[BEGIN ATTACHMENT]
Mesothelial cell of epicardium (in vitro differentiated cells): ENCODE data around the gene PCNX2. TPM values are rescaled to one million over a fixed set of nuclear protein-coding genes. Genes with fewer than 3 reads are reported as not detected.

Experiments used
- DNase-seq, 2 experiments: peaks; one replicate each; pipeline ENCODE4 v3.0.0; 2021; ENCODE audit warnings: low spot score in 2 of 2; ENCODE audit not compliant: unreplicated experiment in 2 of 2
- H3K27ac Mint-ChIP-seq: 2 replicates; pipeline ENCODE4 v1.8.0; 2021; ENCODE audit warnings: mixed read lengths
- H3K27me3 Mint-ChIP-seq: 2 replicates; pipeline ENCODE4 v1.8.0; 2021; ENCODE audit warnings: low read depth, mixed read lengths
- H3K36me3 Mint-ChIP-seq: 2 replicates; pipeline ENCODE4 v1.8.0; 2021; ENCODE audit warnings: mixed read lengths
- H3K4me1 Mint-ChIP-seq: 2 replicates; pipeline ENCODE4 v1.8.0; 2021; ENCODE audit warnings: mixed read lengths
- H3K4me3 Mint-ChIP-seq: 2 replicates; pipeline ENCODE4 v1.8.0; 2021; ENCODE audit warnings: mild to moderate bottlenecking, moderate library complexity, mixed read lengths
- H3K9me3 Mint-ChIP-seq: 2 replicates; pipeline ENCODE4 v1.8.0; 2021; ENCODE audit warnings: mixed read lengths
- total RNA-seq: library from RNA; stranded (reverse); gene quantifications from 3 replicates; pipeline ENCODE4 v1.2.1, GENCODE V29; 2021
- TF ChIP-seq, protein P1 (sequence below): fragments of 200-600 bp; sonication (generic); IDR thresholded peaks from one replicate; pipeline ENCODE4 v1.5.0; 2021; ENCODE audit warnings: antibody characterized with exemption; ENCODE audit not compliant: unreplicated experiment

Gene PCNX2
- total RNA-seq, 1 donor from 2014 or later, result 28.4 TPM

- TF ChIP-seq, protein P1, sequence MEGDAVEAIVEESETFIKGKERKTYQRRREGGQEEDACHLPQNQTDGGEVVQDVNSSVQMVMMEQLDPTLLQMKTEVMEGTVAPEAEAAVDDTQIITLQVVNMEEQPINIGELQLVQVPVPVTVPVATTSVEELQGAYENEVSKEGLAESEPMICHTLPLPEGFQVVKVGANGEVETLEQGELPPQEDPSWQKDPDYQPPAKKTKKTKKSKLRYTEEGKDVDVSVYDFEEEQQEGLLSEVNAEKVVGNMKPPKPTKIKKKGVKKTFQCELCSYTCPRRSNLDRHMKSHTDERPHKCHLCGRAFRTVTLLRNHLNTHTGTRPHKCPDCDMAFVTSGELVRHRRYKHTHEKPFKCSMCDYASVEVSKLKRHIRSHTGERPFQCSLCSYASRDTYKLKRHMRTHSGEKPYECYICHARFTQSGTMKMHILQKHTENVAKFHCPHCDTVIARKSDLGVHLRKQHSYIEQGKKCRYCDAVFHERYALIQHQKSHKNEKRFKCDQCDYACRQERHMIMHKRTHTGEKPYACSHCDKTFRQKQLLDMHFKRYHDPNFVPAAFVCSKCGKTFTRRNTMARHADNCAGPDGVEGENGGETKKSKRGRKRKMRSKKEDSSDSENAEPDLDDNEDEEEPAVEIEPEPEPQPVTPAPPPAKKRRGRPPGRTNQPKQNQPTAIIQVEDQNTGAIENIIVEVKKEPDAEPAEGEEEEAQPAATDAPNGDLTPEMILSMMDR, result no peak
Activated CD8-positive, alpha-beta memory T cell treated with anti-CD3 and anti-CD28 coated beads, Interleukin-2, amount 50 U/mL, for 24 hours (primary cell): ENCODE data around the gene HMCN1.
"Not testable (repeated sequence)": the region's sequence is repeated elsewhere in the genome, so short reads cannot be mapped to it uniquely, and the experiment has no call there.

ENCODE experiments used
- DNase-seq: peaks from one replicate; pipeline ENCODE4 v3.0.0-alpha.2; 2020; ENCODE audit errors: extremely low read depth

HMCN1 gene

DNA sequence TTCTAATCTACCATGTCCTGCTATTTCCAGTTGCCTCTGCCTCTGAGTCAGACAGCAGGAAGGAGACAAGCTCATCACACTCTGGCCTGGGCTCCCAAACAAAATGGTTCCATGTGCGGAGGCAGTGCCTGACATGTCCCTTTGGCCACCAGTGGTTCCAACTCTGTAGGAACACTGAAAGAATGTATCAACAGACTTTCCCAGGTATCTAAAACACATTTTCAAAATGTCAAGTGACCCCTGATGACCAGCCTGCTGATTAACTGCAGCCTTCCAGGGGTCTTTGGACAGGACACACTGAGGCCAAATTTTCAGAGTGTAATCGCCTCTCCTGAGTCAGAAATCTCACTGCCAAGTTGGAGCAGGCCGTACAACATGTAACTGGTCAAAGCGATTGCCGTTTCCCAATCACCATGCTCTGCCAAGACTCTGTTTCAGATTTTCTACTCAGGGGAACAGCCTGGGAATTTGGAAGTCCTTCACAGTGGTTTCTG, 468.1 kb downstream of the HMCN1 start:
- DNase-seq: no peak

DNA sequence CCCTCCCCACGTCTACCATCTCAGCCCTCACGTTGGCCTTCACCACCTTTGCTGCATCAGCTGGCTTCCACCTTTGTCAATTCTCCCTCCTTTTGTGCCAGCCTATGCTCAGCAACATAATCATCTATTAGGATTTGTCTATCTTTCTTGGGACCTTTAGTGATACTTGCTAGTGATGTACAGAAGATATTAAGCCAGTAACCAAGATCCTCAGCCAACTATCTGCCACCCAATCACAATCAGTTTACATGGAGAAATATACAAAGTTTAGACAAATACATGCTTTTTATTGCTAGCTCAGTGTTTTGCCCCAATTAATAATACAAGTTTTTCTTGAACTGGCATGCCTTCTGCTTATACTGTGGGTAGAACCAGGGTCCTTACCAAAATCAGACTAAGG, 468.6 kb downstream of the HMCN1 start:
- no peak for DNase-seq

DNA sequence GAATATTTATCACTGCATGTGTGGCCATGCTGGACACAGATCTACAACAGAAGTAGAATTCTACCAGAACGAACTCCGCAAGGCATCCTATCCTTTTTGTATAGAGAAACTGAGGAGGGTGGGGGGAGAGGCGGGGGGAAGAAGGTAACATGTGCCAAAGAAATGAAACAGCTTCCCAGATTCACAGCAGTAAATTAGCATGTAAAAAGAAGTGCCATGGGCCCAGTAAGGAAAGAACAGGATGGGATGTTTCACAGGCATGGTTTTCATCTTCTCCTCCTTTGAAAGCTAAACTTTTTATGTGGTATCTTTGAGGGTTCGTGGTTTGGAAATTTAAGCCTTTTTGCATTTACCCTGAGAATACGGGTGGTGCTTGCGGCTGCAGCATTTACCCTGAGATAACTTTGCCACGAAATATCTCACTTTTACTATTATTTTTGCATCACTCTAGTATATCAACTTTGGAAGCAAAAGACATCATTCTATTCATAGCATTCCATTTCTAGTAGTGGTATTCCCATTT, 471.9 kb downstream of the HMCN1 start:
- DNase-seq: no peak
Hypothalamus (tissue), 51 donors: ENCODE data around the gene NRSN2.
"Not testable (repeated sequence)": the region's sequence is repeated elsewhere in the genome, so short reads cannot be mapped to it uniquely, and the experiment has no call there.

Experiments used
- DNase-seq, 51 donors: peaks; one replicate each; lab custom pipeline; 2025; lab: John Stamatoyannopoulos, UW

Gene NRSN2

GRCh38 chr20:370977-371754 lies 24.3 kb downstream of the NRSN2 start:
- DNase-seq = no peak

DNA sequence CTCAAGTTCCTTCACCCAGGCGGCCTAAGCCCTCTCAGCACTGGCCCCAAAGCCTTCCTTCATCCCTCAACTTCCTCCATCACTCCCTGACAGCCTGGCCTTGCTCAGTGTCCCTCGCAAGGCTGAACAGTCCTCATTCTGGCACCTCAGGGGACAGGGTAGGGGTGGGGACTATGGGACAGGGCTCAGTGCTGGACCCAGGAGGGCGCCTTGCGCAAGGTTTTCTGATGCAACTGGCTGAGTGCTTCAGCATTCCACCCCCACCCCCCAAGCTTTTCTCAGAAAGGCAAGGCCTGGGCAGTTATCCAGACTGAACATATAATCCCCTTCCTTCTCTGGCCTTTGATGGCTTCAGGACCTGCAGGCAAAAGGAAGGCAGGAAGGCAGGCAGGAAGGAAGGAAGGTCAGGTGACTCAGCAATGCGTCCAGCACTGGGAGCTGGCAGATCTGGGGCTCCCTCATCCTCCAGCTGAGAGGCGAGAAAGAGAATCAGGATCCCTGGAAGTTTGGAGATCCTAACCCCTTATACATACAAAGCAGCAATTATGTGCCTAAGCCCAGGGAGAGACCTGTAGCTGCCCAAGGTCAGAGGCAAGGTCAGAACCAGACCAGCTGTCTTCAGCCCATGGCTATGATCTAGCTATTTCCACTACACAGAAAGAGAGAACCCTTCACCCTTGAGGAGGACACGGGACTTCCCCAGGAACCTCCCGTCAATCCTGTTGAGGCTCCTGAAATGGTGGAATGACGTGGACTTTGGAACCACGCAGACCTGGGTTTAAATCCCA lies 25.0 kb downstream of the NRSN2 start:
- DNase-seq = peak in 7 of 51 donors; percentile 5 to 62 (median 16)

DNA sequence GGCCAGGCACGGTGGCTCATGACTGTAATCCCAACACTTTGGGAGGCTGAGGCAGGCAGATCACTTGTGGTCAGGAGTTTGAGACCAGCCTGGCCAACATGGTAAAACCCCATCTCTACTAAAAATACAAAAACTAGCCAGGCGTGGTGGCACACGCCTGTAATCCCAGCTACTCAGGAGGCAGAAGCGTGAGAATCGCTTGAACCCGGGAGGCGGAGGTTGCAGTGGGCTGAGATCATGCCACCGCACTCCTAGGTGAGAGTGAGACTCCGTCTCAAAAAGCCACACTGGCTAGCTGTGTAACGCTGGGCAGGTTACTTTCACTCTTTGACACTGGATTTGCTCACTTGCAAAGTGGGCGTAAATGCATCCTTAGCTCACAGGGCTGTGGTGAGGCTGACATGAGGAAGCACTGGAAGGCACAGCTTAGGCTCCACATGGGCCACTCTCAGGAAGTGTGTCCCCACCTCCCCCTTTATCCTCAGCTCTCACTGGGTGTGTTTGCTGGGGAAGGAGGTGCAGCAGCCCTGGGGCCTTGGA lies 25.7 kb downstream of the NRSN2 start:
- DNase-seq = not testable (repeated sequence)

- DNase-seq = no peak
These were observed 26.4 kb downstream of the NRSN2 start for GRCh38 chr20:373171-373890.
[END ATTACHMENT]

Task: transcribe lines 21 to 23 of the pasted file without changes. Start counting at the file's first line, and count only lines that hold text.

- DNase-seq: no peak

DNA sequence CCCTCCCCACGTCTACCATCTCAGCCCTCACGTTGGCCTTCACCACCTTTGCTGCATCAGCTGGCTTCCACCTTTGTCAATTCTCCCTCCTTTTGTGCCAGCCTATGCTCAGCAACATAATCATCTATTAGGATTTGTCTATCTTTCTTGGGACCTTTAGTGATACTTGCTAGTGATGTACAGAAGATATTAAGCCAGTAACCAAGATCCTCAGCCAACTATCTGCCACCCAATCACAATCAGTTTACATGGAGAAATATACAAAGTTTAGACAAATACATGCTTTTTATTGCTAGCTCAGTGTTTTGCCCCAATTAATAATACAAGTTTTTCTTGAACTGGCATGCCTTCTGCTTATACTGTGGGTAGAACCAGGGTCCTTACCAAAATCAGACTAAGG, 468.6 kb downstream of the HMCN1 start:
- no peak for DNase-seq